Konstantin Ash (Ph.D. University of California – San Diego) is an assistant professor in the School of Politics, Security, and International Affairs, specializing in comparative politics and international relations. Specifically, he focuses on explaining participation in political conflict and violence, ranging from protests and riots to insurgencies and terrorism and using these findings to make group-level quantitative inferences, particularly with respect to conflict in the Middle East, North Africa and the broader Islamic World. His published work, which appears in International Interactions and Democratization, among other journals, has focused on explaining fragmentation in political protest movements in competitive autocracies and the rationale for the formation of pro-government militias. Other research, either under peer review or in progress, focuses on explaining allegiance patterns among identity groups at the outset of civil conflicts, explaining demands for regime change in the Arab World, elucidating the relationship between drought and the onset of the Syrian Civil War and explaining the use of terrorism by insurgent groups.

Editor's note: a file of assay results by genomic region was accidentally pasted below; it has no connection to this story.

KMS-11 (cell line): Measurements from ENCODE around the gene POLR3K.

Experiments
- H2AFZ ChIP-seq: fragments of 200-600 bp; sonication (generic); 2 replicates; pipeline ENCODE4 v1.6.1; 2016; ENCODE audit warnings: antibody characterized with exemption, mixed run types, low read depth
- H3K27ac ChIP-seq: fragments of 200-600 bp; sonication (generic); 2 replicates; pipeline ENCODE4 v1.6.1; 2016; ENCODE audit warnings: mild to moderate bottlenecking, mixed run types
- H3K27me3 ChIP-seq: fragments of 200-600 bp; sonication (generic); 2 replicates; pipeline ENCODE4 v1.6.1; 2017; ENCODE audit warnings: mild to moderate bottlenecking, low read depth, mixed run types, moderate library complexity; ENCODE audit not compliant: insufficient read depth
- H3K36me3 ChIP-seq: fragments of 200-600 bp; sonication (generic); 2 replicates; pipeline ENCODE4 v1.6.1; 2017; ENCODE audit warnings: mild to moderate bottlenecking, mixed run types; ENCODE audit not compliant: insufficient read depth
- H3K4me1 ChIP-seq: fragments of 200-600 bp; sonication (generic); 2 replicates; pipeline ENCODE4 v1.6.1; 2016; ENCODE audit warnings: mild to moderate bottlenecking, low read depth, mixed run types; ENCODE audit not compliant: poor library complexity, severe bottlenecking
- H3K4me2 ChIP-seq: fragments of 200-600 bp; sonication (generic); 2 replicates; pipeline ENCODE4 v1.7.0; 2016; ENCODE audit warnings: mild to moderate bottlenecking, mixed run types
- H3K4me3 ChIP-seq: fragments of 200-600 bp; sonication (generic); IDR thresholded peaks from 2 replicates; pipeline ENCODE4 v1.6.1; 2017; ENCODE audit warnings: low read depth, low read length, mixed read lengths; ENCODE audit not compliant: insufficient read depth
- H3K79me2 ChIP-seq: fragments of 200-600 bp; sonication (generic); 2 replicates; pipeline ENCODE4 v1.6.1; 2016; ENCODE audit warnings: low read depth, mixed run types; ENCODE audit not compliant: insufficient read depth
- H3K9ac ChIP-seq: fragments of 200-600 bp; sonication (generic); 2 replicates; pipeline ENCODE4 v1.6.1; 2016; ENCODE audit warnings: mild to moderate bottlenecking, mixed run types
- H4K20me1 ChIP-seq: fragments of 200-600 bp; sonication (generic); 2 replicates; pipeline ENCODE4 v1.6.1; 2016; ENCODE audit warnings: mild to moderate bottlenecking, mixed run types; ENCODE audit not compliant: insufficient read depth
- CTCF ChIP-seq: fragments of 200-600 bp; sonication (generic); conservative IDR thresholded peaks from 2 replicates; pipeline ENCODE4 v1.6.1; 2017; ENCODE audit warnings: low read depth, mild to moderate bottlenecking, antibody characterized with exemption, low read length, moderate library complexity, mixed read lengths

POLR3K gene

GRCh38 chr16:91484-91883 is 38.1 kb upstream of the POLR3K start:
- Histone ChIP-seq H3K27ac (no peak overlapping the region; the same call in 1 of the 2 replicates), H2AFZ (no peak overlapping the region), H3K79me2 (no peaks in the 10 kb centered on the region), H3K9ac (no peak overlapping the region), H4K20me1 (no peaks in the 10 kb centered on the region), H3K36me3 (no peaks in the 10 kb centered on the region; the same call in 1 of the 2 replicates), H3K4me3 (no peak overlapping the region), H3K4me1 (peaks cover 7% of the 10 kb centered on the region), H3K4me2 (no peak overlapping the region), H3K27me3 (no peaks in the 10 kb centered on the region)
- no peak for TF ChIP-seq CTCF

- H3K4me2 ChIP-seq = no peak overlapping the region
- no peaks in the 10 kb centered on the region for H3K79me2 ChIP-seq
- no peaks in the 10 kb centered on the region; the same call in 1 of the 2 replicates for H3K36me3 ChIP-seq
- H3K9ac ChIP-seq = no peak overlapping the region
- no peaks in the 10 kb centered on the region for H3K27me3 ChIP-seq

In the News
Kurdish Aspirations, Geopolitical Realities
On November 16, the Kurdish Political Studies Program (KPSP) sponsored an event about contemporary Kurdish politics in the Middle East with an audience of more…
A Unique Focus on Women and Conflict at UCF
The Kurdish Political Studies Program (KPSP) and the Department of Political Science at the University of Central Florida hosted a conference titled “Gendered Dynamics of International…